Delivered by Mr. Thomas Moran to the Class of 2014 on Saturday, May 24, 2014:
I was having a difficult time deciding what to say today, so I asked my wife for advice. She told me: “Don’t try to be too charming, witty, or intellectual. Just be yourself.”
Appropriately humbled, I had an uncharacteristic charming, witty, intellectual idea: what better message to give to a St. Francis graduate than “just be yourself”? Recommending that to any group of young men in a different environment might be the worst advice one could offer. But, having observed your development over the past four years, I feel confident in saying that to you. You have grown spiritually, had your minds and hearts enriched, and embraced the concept of brotherhood.
While not every one of you has the ability to be an exceptional intellectual, a stellar athlete, or an outstanding artist, each one of you is capable of goodness. Being a good person transcends all socioeconomic lines, ethnic, gender, and age groups, and takes no particular talent.
As the culminating Franciscan virtue of your careers, goodness embodies all of the other fifteen that were taught. Dennis Prager wrote: “Goodness is about character-integrity, honesty, kindness, generosity, moral courage. More than anything else, it is about how we treat other people.” We have noticed you manifest your goodness often: in classrooms, on campus, at retreats and Christian Service, on athletic fields, and in artistic endeavors. We pray this extends beyond our boundaries.
At the end of the day, while it might be nice to be charming, witty, or intellectual (and many of you are), it is far more important to be authentically, simply, humbly good. Yet in the world you are headed toward, goodness is not celebrated as much as excellence, so continue your path to goodness by practicing other Franciscan virtues:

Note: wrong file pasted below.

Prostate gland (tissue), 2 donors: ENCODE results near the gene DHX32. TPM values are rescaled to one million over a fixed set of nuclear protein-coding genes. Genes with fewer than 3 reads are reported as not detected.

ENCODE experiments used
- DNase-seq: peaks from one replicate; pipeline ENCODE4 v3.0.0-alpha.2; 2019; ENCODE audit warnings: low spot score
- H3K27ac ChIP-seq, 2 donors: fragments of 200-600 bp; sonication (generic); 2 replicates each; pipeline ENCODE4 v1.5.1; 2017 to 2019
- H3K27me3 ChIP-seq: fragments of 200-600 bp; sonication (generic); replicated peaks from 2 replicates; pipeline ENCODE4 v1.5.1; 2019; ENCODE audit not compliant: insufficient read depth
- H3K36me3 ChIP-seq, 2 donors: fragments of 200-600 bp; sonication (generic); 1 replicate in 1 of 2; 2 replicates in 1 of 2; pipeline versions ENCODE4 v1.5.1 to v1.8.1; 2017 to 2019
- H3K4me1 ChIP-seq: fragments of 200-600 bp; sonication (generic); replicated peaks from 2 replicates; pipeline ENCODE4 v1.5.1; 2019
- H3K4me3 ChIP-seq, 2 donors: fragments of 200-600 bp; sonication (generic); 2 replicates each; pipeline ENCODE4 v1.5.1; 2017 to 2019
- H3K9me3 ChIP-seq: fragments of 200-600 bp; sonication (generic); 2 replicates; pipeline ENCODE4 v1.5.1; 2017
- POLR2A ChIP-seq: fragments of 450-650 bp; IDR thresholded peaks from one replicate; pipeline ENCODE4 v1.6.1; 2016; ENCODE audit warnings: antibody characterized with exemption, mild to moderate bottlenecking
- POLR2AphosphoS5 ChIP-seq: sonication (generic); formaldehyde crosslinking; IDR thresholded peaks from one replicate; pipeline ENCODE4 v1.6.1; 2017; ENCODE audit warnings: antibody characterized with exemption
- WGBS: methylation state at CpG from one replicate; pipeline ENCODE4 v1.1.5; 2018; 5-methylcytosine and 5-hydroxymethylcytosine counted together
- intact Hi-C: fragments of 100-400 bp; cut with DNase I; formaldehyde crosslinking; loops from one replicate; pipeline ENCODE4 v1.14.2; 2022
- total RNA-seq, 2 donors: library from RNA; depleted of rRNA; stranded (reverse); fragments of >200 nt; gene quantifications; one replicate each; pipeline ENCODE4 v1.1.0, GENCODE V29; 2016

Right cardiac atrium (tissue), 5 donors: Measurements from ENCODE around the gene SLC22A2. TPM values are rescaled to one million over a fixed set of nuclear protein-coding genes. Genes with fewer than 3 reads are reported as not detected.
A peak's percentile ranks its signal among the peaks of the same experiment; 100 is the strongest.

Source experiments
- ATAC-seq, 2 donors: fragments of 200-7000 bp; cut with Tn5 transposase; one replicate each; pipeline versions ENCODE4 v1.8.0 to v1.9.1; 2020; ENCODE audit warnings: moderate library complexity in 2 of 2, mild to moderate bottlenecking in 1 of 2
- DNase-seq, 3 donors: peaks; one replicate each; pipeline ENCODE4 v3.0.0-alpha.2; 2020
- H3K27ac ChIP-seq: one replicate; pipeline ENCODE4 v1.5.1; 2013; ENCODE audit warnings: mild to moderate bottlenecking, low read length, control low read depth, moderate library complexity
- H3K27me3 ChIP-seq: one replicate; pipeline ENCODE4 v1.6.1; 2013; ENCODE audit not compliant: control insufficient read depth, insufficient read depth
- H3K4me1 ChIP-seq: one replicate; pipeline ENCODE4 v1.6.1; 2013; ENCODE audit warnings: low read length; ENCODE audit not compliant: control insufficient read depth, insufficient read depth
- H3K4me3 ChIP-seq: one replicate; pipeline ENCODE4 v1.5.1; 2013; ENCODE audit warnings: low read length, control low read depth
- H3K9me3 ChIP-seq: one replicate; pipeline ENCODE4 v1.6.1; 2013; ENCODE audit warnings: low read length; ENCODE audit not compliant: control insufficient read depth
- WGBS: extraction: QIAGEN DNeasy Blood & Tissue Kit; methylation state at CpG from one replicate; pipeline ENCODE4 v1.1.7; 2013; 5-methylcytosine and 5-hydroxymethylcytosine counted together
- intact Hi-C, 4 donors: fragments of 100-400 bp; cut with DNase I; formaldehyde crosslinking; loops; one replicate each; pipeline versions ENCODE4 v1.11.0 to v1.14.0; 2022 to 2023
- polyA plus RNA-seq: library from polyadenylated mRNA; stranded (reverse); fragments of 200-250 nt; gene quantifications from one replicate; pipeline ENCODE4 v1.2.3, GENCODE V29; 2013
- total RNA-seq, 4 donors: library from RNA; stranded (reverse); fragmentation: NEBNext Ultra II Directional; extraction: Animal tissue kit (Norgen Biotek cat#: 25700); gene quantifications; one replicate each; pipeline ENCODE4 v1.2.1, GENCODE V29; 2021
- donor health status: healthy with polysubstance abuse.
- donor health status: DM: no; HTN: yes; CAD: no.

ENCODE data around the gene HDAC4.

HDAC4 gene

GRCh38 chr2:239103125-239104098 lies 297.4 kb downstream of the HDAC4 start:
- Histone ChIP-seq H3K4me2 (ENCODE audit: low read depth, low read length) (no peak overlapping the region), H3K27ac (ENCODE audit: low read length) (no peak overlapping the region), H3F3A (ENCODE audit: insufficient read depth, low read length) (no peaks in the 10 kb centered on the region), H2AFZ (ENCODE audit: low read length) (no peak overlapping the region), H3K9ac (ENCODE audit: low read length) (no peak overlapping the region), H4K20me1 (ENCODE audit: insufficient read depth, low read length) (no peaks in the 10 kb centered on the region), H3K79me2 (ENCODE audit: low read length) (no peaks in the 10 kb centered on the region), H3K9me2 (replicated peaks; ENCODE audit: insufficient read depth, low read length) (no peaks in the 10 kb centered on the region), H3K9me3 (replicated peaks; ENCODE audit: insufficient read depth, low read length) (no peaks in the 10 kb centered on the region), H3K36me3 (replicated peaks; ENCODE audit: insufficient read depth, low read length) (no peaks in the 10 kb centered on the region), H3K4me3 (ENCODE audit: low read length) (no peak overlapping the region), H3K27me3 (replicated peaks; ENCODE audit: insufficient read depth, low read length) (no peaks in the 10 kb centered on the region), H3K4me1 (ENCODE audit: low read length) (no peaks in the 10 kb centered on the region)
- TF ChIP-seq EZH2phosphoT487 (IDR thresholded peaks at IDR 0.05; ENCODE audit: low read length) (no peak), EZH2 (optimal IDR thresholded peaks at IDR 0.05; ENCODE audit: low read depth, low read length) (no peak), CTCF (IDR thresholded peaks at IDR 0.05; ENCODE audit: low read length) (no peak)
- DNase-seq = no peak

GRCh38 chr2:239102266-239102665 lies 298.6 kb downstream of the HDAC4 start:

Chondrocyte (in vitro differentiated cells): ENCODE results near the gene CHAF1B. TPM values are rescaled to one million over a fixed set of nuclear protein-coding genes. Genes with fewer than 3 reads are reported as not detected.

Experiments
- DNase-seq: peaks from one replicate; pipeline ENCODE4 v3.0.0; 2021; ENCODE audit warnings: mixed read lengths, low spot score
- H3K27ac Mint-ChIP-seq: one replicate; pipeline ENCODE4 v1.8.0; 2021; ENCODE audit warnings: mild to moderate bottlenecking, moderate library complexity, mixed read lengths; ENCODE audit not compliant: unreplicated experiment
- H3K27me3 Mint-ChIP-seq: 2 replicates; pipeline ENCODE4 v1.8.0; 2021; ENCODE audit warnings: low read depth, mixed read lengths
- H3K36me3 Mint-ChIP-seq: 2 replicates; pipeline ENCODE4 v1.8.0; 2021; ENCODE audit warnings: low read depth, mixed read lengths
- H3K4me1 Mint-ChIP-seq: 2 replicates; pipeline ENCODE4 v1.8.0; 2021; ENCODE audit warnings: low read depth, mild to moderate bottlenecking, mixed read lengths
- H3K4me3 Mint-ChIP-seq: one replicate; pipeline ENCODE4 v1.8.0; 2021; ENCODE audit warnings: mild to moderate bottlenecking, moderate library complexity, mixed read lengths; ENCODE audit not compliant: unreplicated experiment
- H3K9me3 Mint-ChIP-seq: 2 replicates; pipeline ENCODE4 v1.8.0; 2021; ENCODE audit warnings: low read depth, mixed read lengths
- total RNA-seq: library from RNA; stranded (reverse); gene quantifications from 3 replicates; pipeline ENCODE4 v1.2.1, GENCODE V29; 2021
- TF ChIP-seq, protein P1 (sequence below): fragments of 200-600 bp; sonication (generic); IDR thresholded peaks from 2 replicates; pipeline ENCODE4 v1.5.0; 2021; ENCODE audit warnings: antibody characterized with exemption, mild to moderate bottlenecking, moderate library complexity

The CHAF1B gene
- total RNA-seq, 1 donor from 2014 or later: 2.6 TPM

Humility: as CS Lewis reminds us, “Humility is not thinking less of yourself, but thinking of yourself less.”
Integrity: Harvey Mackay said: “If you have integrity, nothing else matters. If you don’t have integrity, nothing else matters.”
Compassion: Albert Schweitzer wrote: “The purpose of human life is to serve, to show compassion, and the will to help others.”
Service: In his graduation speech “You Are Not Special,” David McCullough stated: “The great and curious truth of the human experience is that selflessness is the best thing you can do for yourself.”
Beginning this afternoon, your goodness will not be based on solid color tucked-in polos and Dockers, your grooming, nor your ability to follow our handbook. It will be determined by how well you have integrated Franciscan virtues into your life. As St. Francis professed: “Preach the Gospel, use words if necessary.” A St. Francis graduate’s actions not only define him, but potentially impact and influence others. Those actions will speak louder than your academic pursuits, personal characteristics, or temporal achievements, however substantial those may be.
So, as you move into the next phase of your life, don’t try to be too charming, witty, or intellectual. “Just be yourself.” Do try to be a Golden Knight, a man of virtue, a man of goodness. “Just be yourself.”
On behalf of the Board of Directors, our friars, faculty and staff, we send you forth with our love for goodness’ sake. Congratulations class of 2014!